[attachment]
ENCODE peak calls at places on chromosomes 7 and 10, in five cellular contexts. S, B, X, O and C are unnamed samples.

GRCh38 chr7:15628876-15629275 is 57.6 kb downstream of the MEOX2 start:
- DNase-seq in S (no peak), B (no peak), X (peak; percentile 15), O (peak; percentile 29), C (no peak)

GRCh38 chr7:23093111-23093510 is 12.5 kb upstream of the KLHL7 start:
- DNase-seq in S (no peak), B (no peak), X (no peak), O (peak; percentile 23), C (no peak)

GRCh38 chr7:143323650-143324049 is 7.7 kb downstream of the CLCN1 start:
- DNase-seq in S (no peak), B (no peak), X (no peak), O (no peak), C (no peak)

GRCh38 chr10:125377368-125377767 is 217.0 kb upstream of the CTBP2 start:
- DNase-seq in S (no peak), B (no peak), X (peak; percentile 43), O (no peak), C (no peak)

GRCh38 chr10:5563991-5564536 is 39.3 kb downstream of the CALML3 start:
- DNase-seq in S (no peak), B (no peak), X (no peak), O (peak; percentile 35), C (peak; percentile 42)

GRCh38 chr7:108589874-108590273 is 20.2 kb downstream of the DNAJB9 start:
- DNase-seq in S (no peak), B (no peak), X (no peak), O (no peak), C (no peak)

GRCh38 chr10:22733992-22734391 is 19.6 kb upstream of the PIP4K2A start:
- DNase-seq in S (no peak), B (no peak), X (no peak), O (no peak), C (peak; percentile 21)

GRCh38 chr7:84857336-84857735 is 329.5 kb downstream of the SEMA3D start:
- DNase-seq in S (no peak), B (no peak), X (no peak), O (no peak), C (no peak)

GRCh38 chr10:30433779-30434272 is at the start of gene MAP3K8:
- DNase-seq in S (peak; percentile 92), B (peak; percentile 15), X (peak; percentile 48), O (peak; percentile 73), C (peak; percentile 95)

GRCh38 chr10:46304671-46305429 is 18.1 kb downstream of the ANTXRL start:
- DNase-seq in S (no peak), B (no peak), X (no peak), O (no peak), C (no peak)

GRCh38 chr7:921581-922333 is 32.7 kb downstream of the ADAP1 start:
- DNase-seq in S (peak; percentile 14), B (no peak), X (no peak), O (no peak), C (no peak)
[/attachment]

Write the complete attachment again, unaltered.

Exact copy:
ENCODE peak calls at places on chromosomes 7 and 10, in five cellular contexts. S, B, X, O and C are unnamed samples.

GRCh38 chr7:15628876-15629275 is 57.6 kb downstream of the MEOX2 start:
- DNase-seq in S (no peak), B (no peak), X (peak; percentile 15), O (peak; percentile 29), C (no peak)

GRCh38 chr7:23093111-23093510 is 12.5 kb upstream of the KLHL7 start:
- DNase-seq in S (no peak), B (no peak), X (no peak), O (peak; percentile 23), C (no peak)

GRCh38 chr7:143323650-143324049 is 7.7 kb downstream of the CLCN1 start:
- DNase-seq in S (no peak), B (no peak), X (no peak), O (no peak), C (no peak)

GRCh38 chr10:125377368-125377767 is 217.0 kb upstream of the CTBP2 start:
- DNase-seq in S (no peak), B (no peak), X (peak; percentile 43), O (no peak), C (no peak)

GRCh38 chr10:5563991-5564536 is 39.3 kb downstream of the CALML3 start:
- DNase-seq in S (no peak), B (no peak), X (no peak), O (peak; percentile 35), C (peak; percentile 42)

GRCh38 chr7:108589874-108590273 is 20.2 kb downstream of the DNAJB9 start:
- DNase-seq in S (no peak), B (no peak), X (no peak), O (no peak), C (no peak)

GRCh38 chr10:22733992-22734391 is 19.6 kb upstream of the PIP4K2A start:
- DNase-seq in S (no peak), B (no peak), X (no peak), O (no peak), C (peak; percentile 21)

GRCh38 chr7:84857336-84857735 is 329.5 kb downstream of the SEMA3D start:
- DNase-seq in S (no peak), B (no peak), X (no peak), O (no peak), C (no peak)

GRCh38 chr10:30433779-30434272 is at the start of gene MAP3K8:
- DNase-seq in S (peak; percentile 92), B (peak; percentile 15), X (peak; percentile 48), O (peak; percentile 73), C (peak; percentile 95)

GRCh38 chr10:46304671-46305429 is 18.1 kb downstream of the ANTXRL start:
- DNase-seq in S (no peak), B (no peak), X (no peak), O (no peak), C (no peak)

GRCh38 chr7:921581-922333 is 32.7 kb downstream of the ADAP1 start:
- DNase-seq in S (peak; percentile 14), B (no peak), X (no peak), O (no peak), C (no peak)